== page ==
So, the Republicans are on a roll.  They’re going to make sure that we don’t levy any taxes on wealthy Americans, whom they have renamed “job creators,” even though these so-called “job creators” haven’t created any jobs to speak of, lately, and in fact have been abolishing every American job they can possibly outsource for the last twenty-five years.  Rich people are “job creators”?  Can you say “big lie,” boys and girls?  How about “doublespeak”?

And reducing the debt by reducing taxes is another kind of double speak–the rate at which the government taxes the wealthy and big corporations has effectively declined by two-thirds over the last fifty years. Instead of raising money from taxation, the government generates income by selling treasury bonds, often to the rich people it used to tax.  This has the effect of reversing the cash flow–instead of corporate/high earner taxes going to help fund government operations, taxes from the middle class go to pay off the government’s debt to the wealthy.  In other words,cutting taxes on corporations and wealthy Americans drives the government deeper into debt–debt that will have to be paid off by the middle class, under the tax regime that has been imposed on us.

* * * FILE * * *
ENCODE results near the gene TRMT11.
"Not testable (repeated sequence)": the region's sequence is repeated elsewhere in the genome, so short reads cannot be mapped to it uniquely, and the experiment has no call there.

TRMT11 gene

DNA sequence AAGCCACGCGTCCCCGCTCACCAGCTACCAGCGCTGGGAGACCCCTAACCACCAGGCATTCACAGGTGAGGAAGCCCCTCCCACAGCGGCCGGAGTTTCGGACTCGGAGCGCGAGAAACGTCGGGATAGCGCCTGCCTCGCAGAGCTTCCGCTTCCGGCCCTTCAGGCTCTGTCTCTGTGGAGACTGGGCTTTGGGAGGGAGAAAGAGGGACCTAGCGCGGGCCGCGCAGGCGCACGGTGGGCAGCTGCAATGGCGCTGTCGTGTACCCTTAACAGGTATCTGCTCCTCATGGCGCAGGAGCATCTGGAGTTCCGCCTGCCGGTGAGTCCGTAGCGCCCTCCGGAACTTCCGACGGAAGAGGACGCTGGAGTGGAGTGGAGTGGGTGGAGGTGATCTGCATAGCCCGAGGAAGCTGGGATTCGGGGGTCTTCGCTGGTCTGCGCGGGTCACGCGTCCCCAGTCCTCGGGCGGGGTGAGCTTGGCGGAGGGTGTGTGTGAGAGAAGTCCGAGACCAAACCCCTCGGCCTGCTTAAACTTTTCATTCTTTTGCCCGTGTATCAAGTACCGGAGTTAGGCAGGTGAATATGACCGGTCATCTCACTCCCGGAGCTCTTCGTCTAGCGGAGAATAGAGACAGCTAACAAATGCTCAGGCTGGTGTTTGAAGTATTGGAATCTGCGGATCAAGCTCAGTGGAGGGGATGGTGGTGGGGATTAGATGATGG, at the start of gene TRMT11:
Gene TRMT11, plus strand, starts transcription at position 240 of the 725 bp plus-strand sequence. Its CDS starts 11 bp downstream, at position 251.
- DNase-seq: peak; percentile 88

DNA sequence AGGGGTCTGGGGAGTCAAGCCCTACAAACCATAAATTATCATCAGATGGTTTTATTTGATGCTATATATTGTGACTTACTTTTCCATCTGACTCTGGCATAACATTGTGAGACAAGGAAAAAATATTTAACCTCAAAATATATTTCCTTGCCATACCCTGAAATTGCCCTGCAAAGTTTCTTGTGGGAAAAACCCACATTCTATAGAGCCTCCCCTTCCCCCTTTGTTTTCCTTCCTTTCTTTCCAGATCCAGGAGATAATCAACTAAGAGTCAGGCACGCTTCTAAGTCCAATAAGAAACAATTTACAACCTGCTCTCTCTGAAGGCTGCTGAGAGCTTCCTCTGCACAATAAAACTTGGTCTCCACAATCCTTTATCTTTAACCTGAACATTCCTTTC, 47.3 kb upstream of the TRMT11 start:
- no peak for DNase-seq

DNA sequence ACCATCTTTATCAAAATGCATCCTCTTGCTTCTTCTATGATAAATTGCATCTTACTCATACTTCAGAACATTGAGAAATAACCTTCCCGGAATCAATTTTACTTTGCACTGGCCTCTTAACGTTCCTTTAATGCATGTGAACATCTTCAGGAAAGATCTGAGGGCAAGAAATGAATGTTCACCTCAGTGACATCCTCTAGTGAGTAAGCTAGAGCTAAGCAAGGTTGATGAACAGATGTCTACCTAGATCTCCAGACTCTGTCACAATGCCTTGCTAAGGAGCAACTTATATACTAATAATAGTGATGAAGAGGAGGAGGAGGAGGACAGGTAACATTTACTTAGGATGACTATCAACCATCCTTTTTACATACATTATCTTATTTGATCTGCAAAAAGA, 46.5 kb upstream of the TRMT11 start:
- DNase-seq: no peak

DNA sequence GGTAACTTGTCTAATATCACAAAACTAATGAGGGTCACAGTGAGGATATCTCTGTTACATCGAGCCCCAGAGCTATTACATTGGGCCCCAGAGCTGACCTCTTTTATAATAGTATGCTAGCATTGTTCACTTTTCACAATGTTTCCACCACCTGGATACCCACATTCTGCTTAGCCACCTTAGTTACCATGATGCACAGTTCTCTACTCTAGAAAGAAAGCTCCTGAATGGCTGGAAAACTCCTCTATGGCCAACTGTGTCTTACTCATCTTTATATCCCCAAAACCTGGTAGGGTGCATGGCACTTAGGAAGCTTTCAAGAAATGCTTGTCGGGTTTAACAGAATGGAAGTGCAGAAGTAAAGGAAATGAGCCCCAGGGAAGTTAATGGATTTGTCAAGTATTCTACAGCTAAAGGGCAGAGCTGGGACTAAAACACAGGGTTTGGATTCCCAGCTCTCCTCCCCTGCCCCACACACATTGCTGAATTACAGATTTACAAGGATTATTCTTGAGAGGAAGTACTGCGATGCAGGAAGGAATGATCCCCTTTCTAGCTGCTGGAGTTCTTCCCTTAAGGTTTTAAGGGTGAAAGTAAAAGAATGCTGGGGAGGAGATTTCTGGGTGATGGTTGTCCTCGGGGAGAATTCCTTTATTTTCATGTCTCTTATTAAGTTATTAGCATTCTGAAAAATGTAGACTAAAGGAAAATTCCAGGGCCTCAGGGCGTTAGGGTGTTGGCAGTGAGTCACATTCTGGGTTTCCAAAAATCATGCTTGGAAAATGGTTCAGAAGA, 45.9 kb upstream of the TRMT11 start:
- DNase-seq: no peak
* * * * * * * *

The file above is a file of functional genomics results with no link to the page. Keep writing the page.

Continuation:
The Republicans have made it clear, and the Obama administration has pretty much agreed, that cuts to the military portion of our budget–which is about half of it–are off the table.  But, somehow, in spite of the fact that it’s supposed to be funded independently of the main part of the government’s budget, Social Security is on the table.  Services offered by Medicare and Medicaid are likely to be cut–without any attempt to limit the profits of the pharmaceutical and illness care industries, even though that’s a major factor in increased medical costs.  The Environmental Protection Agency, the Food and Drug Administration, the Department of Education, and all Health and Human Services programs will likely be given a serious trimming.  Bottom line:  if you’re poor or middle class, and need help, there’s going to be a lot less help available–medically, educationally, and environmentally.